Texas, the second most populous state in the country, loses all but seven abortion clinics


Yesterday, the 5th Circuit Court of Appeals ruled that the final provision in Texas’s sweeping anti-choice restrictions–which requires all abortion clinics to make expensive and unnecessary upgrades to be ambulatory surgical centers–is allowed to take effect. We’ve already watched Texas lose about half of the 41 clinics it had just a year and a half ago, which has already prevented some Texans from getting the abortions they need; this ruling will close 13 more. Effective immediately, the second most populous state in the nation will have only seven abortion clinics. 

That’s seven clinics for a state with over 26 million people and nearly 6 million women of reproductive age.

That’s seven clinics to serve the nearly 75,000 Texans who seek abortions annually in recent years.

That’s seven clinics for a state that’s 773 miles by 790 miles, in which about one-third of residents live outside a major metropolitan area.

That’s seven clinics compared to over one hundred crisis pregnancy centers.

That seven clinics to which one million Texans will have to travel 300 miles or more roundtrip if they want an abortion.

But, according to the court, that is somehow not an “undue burden” because not a sufficiently “large fraction” of people are affected. And if you happen to be part of the large-but-apparently-not-large-enough fraction? Tough luck–constitutionally protected rights are apparently for other people.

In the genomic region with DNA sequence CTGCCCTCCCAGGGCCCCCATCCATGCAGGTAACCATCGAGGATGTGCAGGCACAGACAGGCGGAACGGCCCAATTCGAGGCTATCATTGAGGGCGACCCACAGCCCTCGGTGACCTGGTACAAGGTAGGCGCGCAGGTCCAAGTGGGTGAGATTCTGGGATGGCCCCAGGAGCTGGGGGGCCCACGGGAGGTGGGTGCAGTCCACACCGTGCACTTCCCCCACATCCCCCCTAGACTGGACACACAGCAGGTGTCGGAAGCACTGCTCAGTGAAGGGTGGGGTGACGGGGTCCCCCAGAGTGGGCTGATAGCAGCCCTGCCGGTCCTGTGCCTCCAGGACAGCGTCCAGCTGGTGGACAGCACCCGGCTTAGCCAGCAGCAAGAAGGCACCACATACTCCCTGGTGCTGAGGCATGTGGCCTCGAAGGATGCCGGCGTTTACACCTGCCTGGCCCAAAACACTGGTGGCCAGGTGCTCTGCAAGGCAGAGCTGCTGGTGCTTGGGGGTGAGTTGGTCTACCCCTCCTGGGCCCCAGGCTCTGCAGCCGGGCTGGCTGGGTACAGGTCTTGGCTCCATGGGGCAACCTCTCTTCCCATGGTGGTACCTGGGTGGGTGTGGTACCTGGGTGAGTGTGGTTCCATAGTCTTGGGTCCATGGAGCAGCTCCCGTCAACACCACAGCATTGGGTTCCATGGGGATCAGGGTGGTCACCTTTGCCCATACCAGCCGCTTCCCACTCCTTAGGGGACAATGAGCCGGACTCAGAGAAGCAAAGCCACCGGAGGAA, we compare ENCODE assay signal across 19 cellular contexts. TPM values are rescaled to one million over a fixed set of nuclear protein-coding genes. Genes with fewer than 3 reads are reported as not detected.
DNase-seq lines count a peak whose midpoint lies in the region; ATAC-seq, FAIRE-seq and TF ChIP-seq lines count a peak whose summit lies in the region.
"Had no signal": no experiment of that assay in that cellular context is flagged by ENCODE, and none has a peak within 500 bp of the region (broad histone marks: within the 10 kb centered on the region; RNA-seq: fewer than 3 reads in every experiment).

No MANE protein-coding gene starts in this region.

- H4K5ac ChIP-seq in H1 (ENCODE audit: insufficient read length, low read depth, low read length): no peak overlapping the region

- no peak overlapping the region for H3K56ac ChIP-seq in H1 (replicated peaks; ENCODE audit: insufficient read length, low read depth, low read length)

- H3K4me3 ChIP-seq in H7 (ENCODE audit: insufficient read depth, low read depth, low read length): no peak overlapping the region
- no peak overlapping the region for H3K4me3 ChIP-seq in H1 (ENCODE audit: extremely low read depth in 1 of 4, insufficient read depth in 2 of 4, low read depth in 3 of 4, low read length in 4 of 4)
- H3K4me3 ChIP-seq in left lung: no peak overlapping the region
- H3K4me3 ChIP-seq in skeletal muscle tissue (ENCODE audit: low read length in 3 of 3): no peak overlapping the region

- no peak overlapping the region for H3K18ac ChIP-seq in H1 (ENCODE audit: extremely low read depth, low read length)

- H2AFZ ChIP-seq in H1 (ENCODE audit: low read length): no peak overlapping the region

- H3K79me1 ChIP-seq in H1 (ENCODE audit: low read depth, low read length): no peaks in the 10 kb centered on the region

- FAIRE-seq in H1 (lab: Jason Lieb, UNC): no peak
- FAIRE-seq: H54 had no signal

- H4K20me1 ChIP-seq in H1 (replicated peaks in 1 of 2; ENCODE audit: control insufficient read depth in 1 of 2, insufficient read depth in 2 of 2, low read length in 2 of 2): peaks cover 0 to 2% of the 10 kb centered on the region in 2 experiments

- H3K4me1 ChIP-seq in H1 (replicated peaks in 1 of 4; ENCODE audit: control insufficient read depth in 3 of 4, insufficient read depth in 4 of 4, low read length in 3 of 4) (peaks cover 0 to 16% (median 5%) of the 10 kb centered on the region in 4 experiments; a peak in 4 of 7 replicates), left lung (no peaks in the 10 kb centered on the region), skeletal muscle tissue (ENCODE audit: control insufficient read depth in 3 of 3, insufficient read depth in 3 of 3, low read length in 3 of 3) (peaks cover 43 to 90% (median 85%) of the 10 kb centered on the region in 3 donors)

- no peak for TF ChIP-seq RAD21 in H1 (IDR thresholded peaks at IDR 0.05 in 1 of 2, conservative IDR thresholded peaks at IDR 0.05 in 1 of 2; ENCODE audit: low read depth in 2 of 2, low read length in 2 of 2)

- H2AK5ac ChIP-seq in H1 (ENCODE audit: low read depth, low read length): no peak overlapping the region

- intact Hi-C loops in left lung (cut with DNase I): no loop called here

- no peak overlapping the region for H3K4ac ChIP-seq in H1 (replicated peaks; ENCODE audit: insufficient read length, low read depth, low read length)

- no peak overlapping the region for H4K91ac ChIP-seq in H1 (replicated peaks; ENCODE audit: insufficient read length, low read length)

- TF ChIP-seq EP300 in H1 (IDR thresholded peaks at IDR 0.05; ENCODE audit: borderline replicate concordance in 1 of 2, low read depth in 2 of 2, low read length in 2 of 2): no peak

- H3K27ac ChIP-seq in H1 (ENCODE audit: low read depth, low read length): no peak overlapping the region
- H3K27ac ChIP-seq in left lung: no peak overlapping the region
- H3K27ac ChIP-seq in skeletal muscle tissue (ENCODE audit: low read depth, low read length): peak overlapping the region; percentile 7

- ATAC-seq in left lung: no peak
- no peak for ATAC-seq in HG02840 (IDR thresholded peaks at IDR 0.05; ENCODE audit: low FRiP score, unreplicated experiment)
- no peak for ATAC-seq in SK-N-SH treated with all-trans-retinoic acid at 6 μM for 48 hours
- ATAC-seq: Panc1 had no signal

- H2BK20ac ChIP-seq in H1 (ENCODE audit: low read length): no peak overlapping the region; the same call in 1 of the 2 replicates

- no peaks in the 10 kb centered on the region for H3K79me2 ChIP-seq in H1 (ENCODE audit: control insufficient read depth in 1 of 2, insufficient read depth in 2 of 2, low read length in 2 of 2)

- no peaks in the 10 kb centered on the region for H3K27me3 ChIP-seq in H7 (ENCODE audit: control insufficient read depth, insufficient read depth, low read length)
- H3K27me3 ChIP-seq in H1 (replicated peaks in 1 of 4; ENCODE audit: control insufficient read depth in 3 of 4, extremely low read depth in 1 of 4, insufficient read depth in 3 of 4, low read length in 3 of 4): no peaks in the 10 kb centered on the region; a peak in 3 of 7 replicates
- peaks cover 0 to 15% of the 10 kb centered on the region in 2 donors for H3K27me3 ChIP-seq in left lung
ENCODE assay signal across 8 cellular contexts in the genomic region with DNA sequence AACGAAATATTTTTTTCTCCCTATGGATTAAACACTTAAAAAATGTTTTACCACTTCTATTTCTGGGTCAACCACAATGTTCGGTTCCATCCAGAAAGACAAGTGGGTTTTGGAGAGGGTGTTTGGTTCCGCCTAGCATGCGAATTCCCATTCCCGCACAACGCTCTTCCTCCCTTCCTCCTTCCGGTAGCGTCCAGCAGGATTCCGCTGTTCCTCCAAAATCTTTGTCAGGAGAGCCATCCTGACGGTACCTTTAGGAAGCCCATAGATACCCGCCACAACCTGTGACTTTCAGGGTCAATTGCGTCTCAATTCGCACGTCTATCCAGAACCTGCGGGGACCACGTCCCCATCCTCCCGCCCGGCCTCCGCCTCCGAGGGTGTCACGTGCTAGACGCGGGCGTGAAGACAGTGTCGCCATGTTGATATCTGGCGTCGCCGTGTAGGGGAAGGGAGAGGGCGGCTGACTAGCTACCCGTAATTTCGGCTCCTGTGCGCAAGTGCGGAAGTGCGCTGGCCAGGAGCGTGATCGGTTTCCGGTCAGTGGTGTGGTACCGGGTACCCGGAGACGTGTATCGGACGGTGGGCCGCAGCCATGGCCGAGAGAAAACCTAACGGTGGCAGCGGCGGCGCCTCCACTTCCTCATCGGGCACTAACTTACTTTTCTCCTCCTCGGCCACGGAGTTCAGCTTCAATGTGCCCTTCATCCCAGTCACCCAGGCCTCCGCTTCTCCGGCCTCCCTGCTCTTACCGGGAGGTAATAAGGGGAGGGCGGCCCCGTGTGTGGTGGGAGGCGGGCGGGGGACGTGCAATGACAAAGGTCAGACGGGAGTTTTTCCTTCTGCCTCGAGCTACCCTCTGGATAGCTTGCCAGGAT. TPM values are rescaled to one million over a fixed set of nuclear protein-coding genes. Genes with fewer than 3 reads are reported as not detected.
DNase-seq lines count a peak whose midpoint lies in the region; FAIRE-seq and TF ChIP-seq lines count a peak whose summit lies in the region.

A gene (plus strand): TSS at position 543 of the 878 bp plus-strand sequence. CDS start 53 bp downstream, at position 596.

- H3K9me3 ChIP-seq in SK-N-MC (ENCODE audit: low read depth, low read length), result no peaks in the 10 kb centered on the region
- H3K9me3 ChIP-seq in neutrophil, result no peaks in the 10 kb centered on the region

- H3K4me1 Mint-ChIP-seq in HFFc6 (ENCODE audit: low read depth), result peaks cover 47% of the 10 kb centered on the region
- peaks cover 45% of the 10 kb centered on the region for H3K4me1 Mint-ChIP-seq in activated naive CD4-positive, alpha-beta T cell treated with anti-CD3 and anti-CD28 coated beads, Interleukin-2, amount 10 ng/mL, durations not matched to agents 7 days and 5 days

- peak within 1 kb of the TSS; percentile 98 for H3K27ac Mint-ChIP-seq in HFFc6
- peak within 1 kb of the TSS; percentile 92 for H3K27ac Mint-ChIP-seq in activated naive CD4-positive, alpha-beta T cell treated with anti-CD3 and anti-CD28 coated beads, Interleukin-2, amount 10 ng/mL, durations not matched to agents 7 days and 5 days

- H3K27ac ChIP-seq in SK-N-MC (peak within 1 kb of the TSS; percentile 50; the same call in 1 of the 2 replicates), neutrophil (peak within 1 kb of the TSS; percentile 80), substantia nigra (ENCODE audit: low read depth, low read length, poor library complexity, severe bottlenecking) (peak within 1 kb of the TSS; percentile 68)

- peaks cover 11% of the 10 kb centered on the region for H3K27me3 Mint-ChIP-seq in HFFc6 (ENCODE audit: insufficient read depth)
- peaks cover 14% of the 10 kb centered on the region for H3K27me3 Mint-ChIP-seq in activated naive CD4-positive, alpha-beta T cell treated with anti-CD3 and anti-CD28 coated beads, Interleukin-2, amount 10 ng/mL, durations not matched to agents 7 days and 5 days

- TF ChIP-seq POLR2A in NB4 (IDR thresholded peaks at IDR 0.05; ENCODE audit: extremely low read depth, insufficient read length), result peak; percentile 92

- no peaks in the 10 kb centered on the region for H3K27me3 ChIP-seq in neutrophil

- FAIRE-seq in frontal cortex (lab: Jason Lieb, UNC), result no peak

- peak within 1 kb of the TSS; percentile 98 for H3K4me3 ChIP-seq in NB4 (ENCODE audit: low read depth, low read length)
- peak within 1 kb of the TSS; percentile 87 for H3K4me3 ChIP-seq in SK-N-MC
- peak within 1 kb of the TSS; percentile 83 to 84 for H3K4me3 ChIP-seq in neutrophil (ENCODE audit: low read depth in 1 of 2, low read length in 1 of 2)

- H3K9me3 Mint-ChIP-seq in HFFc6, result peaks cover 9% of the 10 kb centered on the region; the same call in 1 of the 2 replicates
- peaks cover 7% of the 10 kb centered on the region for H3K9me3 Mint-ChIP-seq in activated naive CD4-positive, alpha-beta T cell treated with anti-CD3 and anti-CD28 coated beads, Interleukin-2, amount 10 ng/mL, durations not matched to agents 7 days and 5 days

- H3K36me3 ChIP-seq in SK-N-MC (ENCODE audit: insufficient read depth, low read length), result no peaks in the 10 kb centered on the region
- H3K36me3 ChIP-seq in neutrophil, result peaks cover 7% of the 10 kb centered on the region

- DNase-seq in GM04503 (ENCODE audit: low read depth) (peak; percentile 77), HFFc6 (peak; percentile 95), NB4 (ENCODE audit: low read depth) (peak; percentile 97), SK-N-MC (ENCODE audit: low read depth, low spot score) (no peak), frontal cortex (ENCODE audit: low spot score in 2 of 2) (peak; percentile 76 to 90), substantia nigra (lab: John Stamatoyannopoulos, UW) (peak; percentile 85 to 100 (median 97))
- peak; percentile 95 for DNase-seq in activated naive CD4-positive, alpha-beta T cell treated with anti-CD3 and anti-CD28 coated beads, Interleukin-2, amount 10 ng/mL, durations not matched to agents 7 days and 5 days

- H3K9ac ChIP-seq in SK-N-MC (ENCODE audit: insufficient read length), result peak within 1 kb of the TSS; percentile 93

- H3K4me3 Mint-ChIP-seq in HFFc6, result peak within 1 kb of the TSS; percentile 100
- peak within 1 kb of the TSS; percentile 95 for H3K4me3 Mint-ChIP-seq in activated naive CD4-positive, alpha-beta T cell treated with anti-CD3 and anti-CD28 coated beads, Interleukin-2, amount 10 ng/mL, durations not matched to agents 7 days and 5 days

If you’re in the Austin area, you can join a walk-out at the state capitol today at noon. We’ll be there in spirit.

Maya DusenberyMaya Dusenbery is an Executive Director of Feministing.

St. Paul, MN

Maya Dusenbery is executive director in charge of editorial at Feministing. She is the author of the forthcoming book Doing Harm: The Truth About How Bad Medicine and Lazy Science Leave Women Dismissed, Misdiagnosed, and Sick (HarperOne, March 2018). She has been a fellow at Mother Jones magazine and a columnist at Pacific Standard magazine. Her work has appeared in publications like Cosmopolitan.com, TheAtlantic.com, Bitch Magazine, as well as the anthology The Feminist Utopia Project. Before become a full-time journalist, she worked at the National Institute for Reproductive Health. A Minnesota native, she received her B.A. from Carleton College in 2008. After living in Brooklyn, Oakland, and Atlanta, she is currently based in the Twin Cities.

Maya Dusenbery is an executive director of Feministing and author of the forthcoming book Doing Harm on sexism in medicine.

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